The U.S. Senate Tuesday passed a sweeping public lands bill, with measures meant to protect lands across the country. It’s expected to have a big impact on Washington’s lands, rivers and more.
Sen. Maria Cantwell, D-Washington, co-sponsored the bill. She said the bipartisan legislation would be a boon for people who use public lands and waterways in Washington, especially because these natural resources need more protection in the face of a changing climate.
“Accessing our public lands and using the resource wisely and protecting it against these threats is important,” Cantwell said.
The public lands bill permanently re-authorizes the Public Lands Conservation Fund, which lapsed last September. Supporters say the fund, which was first created in 1964, is an integral conservation program.
Mike Stevens, Washington director for the conservation group The Nature Conservancy, said the fund has helped protect important public lands in the state, from Mount Rainier to Seattle’s Gas Works Park.
“These are places that we all love, we care about. We take our families there. They become part of our memory and our heritage,” Stevens said.
Stevens said work to conserve those places takes years. He said that’s why the fund should be permanently re-authorized. Opponents said the fund is a land-grab by the federal government.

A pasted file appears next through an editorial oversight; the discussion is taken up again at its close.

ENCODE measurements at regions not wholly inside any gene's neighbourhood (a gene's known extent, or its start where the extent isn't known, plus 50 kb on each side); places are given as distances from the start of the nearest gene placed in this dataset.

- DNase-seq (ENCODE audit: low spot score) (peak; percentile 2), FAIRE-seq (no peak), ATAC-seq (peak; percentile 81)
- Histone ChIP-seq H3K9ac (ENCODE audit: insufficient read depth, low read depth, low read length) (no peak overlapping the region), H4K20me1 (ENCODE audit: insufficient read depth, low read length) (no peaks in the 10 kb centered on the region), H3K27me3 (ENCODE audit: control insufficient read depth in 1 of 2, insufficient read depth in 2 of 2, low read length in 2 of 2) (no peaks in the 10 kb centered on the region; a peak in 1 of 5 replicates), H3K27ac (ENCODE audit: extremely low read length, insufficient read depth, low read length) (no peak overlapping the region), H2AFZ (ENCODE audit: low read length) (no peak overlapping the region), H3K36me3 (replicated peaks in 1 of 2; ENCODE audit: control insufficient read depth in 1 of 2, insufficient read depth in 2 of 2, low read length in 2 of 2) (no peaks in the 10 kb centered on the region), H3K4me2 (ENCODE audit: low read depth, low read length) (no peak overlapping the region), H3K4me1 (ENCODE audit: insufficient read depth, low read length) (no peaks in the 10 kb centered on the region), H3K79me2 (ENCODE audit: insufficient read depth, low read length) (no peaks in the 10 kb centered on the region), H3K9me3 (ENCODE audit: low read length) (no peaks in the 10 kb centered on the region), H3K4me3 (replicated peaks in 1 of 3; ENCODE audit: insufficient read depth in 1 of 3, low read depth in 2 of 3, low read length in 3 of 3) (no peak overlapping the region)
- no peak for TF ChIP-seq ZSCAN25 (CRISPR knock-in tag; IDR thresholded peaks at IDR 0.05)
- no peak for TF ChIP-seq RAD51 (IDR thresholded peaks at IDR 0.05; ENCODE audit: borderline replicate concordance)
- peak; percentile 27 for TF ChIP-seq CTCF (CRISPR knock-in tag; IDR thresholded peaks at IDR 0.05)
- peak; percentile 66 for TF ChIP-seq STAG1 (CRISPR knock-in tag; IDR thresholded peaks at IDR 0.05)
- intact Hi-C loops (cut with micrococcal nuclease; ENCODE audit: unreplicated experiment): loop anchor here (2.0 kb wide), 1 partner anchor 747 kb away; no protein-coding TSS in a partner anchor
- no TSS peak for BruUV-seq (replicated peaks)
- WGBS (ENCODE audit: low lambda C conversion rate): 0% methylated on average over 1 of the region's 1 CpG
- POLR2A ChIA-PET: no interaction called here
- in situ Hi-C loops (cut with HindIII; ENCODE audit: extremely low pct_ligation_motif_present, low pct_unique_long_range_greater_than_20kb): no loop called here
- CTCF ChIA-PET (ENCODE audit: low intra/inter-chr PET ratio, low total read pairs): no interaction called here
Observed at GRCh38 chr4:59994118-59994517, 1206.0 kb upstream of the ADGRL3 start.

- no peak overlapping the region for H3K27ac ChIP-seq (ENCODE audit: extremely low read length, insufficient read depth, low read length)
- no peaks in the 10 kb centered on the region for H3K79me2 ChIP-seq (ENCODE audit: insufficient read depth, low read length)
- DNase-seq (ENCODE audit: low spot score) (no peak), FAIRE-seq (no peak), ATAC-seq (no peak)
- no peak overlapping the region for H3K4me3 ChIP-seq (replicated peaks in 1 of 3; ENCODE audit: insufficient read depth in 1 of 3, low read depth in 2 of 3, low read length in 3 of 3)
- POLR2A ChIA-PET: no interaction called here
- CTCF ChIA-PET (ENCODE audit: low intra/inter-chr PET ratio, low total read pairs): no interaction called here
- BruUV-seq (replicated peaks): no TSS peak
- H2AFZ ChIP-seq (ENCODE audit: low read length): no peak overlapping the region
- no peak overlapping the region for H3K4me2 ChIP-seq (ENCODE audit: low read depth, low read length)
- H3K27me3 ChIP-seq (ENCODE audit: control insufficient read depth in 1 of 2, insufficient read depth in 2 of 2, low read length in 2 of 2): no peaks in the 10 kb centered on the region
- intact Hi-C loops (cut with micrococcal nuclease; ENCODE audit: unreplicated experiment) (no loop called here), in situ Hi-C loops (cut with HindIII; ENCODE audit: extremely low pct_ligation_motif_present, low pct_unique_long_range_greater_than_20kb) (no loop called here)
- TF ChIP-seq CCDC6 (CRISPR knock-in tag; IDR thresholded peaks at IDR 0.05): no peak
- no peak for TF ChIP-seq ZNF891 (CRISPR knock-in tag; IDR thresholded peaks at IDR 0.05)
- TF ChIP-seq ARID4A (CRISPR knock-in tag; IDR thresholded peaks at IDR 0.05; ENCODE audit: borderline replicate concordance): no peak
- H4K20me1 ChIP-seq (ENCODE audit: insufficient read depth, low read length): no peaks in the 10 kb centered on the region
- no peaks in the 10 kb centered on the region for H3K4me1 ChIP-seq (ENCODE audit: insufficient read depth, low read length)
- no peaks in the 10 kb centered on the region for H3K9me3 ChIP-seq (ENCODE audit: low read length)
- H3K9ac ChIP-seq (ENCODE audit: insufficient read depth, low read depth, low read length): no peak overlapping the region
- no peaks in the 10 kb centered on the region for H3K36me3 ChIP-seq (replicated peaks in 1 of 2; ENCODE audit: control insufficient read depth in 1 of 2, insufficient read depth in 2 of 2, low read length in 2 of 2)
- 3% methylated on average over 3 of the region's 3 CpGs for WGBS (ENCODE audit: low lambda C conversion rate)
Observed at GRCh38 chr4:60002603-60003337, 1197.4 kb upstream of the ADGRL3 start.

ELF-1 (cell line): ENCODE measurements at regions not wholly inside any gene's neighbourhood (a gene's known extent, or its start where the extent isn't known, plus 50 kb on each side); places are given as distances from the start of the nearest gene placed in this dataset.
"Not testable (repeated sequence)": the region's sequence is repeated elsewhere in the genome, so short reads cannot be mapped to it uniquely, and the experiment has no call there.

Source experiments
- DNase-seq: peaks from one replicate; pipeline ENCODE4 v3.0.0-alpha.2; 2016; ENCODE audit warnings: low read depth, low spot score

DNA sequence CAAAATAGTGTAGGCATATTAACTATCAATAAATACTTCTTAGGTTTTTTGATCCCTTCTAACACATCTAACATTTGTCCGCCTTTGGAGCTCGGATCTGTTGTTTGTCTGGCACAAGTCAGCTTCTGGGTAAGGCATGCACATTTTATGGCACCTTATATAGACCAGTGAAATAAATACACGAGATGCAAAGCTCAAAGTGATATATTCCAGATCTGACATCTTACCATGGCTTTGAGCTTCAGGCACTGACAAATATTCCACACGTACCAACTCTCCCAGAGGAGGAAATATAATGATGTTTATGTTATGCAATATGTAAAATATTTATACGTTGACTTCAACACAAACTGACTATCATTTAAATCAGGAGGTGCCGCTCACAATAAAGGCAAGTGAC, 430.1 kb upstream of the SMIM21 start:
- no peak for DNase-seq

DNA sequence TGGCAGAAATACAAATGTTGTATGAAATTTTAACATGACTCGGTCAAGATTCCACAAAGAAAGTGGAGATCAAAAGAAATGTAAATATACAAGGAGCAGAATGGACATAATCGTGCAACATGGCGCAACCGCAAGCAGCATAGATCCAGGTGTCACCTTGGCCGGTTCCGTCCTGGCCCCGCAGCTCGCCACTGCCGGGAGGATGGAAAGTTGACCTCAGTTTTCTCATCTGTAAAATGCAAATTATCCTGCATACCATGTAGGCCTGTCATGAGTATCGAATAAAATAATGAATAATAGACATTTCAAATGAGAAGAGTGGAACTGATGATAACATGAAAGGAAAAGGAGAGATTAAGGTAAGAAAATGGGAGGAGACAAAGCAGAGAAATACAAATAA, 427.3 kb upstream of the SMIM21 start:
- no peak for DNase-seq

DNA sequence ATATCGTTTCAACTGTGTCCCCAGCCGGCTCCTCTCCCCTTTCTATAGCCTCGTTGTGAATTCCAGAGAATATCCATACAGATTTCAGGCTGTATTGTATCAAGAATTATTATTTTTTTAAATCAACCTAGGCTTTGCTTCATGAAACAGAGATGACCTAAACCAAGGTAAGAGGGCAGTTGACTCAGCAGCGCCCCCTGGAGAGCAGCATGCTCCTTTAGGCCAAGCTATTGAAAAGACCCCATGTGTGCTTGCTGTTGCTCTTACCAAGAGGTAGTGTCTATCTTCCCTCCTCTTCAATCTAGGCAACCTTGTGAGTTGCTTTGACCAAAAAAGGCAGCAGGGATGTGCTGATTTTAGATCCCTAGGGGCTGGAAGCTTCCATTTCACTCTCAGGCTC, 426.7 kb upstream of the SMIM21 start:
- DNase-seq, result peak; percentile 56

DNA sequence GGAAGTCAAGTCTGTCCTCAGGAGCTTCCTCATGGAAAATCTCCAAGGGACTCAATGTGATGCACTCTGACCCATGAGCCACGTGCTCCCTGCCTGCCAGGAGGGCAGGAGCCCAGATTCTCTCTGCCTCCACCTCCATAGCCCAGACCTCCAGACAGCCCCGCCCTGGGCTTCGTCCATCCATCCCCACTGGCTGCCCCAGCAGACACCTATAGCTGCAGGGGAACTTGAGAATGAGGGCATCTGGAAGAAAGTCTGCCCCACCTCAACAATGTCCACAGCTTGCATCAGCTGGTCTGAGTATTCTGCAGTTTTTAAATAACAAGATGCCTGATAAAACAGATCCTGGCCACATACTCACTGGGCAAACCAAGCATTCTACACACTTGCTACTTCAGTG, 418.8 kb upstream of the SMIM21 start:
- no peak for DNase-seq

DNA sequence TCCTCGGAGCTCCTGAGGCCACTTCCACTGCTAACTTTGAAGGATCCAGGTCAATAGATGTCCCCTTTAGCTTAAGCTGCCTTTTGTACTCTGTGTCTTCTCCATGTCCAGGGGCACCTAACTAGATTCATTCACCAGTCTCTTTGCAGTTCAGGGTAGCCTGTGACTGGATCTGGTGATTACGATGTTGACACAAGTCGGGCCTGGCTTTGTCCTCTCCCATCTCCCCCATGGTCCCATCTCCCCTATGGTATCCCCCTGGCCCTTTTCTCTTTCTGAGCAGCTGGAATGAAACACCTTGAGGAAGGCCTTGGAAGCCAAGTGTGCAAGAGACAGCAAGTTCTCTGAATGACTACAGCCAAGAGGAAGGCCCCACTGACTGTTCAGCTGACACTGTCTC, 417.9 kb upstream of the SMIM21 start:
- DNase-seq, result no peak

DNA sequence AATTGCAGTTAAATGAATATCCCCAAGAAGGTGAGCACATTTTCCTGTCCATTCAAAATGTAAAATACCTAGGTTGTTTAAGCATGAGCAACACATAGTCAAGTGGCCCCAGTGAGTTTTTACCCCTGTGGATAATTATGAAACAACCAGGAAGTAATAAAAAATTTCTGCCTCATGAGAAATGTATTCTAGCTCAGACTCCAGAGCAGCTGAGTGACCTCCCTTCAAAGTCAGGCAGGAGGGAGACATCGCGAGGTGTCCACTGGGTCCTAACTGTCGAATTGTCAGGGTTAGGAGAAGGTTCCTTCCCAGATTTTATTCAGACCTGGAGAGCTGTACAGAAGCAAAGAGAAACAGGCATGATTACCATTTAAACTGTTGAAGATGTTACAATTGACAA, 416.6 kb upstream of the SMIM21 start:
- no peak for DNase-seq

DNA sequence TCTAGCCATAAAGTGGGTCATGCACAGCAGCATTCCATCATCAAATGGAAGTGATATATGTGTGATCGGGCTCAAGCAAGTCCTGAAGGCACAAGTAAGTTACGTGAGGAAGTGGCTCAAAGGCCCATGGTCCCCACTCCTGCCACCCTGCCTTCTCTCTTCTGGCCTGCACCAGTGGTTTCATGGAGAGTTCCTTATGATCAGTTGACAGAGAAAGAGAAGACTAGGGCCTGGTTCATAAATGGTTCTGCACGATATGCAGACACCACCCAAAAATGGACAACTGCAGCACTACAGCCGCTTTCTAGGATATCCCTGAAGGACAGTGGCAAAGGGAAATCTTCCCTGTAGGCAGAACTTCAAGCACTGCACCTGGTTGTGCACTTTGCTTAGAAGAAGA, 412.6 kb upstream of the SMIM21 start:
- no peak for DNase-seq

The bill, which passed 92-8, includes provisions Cantwell championed for years. It would authorize the next phase of a multibillion-dollar water project in Central Washington’s Yakima Basin that supporters say aims to provide enough water for fish, farmers and cities.
The bill will move the water project’s initial development phase forward, including a controversial storage project that would pump water out of Kachess Lake in Washington’s Cascade mountains to help supply water to the Yakima Basin during low water years.
“Irrigated agriculture in the Yakima provides $4.5 billion in economic productivity, not only for the state, but the nation. But that productivity needs water. The Yakima Basin Integrated Plan provides a path for our irrigation districts to make it through drought and low snowpack years as well as supporting important fisheries,” said Scott Revell, manager of Roza Irrigation District, in a statement.
Opponents of the plan say it’s too costly and that it won’t be able to accomplish what it claims, only furthering environmental damage and hurting water supplies in the basin.
The public lands bill also designates an existing museum in Seattle as the National Nordic Museum. It also provides money to expand the Northwest’s network of volcano monitoring observatories. The bill would advance wildfire technology, including the use of drones and GPS systems to help locate fire starts and firefighters.
It would protect the Methow River headwaters in North Central Washington from industrial mining development and mineral exploration. The bill withdraws 340,079 acres in the Okanogan-Wenatchee National Forest from development.
“There are many areas where mining is appropriate, but the Methow Headwaters is not such a place,” said Maggie Coon of the Methow Headwaters Campaign, in a statement.
The issue came to a head in 2014 with a proposal to explore copper deposits in the area, which drew widespread community concerns about wildlife and recreational opportunities.
The bill now moves to the House.